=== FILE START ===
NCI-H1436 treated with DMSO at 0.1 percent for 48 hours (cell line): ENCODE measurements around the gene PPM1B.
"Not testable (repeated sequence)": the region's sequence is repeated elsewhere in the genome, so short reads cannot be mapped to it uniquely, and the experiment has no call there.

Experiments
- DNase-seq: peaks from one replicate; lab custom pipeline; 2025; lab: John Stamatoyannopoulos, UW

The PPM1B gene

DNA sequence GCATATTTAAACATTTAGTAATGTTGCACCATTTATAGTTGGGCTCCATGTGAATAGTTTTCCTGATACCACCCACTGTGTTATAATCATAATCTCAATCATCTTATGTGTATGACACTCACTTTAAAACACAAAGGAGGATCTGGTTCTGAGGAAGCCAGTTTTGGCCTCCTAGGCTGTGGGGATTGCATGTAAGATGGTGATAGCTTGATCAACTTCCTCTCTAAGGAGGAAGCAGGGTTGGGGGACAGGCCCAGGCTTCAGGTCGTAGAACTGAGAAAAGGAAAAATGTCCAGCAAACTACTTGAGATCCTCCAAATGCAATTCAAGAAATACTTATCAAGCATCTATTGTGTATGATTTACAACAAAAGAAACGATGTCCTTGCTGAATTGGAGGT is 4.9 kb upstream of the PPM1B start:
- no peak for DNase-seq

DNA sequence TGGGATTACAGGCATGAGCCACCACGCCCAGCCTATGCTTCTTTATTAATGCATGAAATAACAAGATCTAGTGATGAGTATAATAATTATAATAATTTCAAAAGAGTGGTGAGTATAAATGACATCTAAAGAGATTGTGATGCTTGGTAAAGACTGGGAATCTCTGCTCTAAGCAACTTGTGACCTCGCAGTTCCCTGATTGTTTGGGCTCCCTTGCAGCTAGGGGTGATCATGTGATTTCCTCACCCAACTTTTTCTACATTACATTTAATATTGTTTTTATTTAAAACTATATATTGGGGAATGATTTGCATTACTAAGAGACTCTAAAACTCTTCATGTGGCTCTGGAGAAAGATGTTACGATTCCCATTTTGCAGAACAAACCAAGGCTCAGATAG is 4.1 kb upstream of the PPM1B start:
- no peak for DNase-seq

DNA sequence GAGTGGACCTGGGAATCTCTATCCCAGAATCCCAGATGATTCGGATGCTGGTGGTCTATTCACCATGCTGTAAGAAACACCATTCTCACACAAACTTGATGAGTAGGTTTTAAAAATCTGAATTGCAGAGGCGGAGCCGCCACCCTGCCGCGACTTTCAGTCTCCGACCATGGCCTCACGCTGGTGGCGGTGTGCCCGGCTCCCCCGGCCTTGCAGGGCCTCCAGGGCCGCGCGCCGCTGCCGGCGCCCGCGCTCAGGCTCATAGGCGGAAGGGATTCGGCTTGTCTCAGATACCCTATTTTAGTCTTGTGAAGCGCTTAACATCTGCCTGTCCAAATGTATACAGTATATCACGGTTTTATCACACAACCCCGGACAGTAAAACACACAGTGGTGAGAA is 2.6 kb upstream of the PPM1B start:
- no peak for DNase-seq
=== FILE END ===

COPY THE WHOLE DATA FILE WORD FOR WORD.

NCI-H1436 treated with DMSO at 0.1 percent for 48 hours (cell line): ENCODE measurements around the gene PPM1B.
"Not testable (repeated sequence)": the region's sequence is repeated elsewhere in the genome, so short reads cannot be mapped to it uniquely, and the experiment has no call there.

Experiments
- DNase-seq: peaks from one replicate; lab custom pipeline; 2025; lab: John Stamatoyannopoulos, UW

The PPM1B gene

DNA sequence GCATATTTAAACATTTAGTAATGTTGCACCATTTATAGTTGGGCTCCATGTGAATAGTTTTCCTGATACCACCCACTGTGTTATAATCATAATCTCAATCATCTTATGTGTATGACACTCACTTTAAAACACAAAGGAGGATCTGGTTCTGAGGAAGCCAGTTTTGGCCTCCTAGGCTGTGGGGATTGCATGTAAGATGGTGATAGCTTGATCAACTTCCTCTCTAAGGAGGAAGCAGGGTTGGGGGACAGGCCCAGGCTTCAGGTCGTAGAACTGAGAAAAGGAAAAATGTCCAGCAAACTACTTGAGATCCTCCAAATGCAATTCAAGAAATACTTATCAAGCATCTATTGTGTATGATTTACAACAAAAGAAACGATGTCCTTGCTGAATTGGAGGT is 4.9 kb upstream of the PPM1B start:
- no peak for DNase-seq

DNA sequence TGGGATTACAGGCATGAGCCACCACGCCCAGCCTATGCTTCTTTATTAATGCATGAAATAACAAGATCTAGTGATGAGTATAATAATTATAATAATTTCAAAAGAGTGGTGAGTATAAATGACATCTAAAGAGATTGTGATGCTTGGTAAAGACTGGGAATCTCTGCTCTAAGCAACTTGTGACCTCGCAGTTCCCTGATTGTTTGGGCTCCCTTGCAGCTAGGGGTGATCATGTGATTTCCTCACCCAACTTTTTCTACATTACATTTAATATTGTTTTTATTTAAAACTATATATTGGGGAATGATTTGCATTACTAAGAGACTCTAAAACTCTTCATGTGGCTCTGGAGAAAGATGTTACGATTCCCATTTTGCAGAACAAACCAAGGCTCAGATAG is 4.1 kb upstream of the PPM1B start:
- no peak for DNase-seq

DNA sequence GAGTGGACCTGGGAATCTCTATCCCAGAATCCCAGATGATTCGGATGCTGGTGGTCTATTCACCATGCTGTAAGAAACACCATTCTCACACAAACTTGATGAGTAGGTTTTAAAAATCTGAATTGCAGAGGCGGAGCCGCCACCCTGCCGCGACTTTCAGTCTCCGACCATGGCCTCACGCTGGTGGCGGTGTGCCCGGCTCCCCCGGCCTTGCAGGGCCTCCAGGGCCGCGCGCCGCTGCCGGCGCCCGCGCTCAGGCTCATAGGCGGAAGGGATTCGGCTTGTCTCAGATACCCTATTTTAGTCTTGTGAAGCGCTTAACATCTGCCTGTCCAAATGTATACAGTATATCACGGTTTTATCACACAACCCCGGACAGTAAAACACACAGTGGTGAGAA is 2.6 kb upstream of the PPM1B start:
- no peak for DNase-seq